Midwest Living Review
Seney National Wildlife Refuge is a 96,000 acre established in the 1930s on land scarred from logging and farming. Today, its diverse habitat of forest, wetland and meadow—created with a system of dikes and spillways—supports more than 200 bird species.
The refuge’s main entrance on M-77 near Germfask includes a visitor center, informational and educational booths, public restrooms and a gift shop that sells everything from souvenirs to mosquito netting (which gives you a sense of how buggy the refuge can be in early summer). Guests can rent binoculars for free and get a variety of information about what to see from the well-informed volunteers and staff. The refuge also offers informational presentations, nature hikes and occasional photography classes for those who plan ahead. Events are posted on the refuge’s website.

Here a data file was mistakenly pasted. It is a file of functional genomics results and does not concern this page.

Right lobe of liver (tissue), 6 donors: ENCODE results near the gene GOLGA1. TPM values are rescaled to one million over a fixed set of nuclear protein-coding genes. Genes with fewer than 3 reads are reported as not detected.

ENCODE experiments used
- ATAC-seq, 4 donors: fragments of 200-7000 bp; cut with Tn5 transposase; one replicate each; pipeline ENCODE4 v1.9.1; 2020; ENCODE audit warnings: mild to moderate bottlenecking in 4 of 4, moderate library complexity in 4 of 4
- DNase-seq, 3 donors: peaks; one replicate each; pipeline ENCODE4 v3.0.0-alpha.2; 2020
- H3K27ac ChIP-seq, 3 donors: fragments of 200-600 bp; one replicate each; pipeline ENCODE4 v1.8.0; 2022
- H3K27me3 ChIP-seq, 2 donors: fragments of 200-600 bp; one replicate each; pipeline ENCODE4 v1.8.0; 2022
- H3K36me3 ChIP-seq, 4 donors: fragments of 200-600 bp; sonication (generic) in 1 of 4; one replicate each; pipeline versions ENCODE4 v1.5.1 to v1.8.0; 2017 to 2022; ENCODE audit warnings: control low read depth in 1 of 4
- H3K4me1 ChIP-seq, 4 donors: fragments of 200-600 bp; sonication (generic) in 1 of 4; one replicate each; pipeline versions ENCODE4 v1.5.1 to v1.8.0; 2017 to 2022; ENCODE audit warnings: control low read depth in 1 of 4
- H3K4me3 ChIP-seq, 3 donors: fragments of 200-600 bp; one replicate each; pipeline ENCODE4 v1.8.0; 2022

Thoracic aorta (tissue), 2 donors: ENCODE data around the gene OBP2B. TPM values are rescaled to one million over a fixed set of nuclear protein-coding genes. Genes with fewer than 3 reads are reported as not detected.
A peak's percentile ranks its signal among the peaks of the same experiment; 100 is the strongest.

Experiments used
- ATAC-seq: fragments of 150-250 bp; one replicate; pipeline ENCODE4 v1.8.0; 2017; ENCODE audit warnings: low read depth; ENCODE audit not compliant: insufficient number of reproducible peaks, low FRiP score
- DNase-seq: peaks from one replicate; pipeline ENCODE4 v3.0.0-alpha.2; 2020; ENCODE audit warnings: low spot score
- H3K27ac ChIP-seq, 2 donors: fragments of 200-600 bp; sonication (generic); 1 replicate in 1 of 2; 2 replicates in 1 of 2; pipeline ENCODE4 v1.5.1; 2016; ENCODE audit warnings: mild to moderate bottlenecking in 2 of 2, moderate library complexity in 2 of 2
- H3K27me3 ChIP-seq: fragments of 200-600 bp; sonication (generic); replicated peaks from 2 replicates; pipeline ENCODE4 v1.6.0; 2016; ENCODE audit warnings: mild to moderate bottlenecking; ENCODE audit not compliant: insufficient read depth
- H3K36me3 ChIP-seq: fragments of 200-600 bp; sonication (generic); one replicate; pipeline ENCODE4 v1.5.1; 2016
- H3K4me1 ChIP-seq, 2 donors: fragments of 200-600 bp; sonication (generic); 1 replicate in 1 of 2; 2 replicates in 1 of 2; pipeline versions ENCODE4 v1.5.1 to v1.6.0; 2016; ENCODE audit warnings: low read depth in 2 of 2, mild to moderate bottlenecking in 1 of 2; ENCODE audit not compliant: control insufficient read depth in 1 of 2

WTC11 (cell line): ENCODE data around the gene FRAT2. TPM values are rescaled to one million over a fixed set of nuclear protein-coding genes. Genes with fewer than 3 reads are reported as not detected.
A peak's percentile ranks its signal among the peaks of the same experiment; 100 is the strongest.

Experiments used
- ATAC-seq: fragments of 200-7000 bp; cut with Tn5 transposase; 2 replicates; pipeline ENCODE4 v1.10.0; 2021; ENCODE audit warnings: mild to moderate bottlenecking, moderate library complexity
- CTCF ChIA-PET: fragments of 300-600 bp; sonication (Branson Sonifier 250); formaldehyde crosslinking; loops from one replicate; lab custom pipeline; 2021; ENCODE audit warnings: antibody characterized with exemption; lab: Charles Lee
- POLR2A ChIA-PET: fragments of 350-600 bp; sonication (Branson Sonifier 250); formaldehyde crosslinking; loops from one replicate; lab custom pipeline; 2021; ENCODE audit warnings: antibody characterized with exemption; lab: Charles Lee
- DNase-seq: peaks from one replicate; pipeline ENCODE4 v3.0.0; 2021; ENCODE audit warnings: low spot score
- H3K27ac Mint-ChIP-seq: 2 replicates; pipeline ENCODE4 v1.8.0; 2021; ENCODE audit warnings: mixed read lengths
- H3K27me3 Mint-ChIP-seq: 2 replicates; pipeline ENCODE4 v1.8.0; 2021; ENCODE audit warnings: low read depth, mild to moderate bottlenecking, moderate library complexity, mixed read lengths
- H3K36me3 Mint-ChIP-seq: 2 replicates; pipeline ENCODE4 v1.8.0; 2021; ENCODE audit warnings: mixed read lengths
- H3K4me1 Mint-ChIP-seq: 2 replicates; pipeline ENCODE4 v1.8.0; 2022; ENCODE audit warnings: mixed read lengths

From the main entrance, visitors can drive two different tour routes, the 7-mile Marshland Wildlife Drive and the 3.5-mile Fishing Loop. Interpretive signs and observation decks help identify birds and other wildlife. Common sightings include Canada geese, sandhill cranes, loons, osprey, eagles and endangered trumpeter swans, reintroduced in the refuge in the early ‘90s. Much more of the refuge is open to the public on foot and bicycle, on nearly 100 miles of gravel roads, nature paths and cross-country ski trails.